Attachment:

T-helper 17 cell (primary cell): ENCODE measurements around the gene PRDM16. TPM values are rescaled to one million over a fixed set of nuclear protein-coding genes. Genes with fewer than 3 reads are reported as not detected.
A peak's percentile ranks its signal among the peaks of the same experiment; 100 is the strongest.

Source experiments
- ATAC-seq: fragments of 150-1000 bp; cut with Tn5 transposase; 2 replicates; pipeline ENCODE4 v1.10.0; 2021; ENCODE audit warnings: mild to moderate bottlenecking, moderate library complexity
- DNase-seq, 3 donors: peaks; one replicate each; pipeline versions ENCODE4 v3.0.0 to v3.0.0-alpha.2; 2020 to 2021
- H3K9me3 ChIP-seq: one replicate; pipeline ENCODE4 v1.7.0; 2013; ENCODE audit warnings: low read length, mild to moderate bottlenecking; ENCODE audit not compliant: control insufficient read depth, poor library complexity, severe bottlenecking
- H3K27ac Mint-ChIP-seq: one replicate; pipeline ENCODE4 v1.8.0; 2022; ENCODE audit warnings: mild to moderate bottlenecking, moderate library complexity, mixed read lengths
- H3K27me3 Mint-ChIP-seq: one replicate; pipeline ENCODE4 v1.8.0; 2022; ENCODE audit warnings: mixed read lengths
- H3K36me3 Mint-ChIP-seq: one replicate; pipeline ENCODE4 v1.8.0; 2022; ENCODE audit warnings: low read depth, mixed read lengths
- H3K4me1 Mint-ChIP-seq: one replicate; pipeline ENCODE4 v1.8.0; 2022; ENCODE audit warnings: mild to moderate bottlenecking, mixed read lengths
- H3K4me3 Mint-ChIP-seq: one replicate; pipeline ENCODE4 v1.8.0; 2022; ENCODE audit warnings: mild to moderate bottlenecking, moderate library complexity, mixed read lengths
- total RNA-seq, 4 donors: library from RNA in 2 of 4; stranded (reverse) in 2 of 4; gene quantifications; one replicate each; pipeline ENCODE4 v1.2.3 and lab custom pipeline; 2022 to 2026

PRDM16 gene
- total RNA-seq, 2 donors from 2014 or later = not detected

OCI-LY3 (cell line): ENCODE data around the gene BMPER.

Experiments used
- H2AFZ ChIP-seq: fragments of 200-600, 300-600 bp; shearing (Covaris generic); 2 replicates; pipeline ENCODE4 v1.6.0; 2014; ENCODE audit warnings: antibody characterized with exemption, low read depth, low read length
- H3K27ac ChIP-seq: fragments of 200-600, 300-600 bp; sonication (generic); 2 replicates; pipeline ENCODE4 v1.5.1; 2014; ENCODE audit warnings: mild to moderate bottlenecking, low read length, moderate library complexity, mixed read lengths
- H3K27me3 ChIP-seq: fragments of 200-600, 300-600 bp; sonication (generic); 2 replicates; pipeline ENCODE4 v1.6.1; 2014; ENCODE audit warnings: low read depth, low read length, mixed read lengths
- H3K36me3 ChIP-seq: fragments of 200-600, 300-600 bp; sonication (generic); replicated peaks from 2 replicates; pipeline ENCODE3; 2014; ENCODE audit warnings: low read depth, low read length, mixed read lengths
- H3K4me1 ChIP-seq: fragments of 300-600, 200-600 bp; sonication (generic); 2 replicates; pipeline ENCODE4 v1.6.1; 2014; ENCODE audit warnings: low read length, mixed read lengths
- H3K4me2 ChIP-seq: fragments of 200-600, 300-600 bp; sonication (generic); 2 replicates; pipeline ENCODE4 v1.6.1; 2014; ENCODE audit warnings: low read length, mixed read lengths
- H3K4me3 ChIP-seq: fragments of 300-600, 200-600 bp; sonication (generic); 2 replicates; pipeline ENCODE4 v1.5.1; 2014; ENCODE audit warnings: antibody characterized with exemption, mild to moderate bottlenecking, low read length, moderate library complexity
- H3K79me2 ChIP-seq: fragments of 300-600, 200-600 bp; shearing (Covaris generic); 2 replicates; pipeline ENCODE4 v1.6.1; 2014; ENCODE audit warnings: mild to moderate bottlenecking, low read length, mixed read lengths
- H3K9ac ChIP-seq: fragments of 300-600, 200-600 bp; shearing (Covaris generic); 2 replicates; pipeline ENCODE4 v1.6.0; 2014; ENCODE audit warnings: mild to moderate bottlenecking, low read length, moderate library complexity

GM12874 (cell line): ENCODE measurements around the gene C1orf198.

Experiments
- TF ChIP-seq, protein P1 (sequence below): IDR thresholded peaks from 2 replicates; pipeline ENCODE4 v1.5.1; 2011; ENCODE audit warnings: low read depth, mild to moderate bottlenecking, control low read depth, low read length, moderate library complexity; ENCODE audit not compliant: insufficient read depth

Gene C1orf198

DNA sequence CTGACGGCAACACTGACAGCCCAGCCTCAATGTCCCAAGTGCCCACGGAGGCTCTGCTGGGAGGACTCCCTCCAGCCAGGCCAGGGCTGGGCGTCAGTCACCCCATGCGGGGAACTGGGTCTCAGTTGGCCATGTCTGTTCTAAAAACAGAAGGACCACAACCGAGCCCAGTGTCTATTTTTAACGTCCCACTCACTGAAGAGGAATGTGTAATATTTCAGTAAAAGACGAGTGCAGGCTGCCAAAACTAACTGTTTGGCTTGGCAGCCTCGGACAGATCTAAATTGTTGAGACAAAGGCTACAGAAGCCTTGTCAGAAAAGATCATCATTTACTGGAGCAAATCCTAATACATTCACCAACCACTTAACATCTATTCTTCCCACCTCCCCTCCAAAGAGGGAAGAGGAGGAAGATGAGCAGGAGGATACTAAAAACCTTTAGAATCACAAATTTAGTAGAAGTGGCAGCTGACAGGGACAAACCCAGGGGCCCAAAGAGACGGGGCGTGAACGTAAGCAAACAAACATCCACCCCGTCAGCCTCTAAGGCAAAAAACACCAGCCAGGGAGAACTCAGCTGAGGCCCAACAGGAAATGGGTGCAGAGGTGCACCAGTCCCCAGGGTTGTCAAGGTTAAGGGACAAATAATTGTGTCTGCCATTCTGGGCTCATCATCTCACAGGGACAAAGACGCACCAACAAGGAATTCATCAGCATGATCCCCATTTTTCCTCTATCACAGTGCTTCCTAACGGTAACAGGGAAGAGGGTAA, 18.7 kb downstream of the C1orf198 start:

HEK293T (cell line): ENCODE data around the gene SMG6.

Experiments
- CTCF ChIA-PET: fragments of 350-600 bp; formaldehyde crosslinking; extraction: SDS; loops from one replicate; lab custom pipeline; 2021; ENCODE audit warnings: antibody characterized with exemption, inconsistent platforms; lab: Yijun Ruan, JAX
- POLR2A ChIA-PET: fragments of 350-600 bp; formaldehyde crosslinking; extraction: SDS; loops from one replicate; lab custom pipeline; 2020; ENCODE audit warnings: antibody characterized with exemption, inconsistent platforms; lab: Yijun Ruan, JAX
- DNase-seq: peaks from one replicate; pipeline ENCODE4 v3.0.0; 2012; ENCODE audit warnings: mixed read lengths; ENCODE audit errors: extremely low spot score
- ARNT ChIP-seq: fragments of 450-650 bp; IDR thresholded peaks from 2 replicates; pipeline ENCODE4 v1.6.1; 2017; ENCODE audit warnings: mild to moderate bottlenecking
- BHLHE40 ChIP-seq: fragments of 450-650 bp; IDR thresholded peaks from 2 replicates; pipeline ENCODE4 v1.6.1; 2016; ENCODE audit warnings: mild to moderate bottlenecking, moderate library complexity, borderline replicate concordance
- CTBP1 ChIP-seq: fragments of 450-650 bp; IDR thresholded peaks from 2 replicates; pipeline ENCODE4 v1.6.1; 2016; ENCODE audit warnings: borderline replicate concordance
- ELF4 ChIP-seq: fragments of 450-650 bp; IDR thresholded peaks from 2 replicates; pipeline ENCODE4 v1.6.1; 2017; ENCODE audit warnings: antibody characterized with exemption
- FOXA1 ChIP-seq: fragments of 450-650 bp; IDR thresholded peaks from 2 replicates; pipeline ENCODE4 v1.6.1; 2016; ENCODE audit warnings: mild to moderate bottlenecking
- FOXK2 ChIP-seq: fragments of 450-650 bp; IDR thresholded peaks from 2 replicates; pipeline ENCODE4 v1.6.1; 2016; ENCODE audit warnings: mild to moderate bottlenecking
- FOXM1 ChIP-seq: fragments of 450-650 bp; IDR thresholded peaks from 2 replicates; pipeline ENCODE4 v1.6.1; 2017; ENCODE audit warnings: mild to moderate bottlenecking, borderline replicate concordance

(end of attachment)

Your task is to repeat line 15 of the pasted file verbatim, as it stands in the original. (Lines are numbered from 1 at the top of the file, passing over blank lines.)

OCI-LY3 (cell line): ENCODE data around the gene BMPER.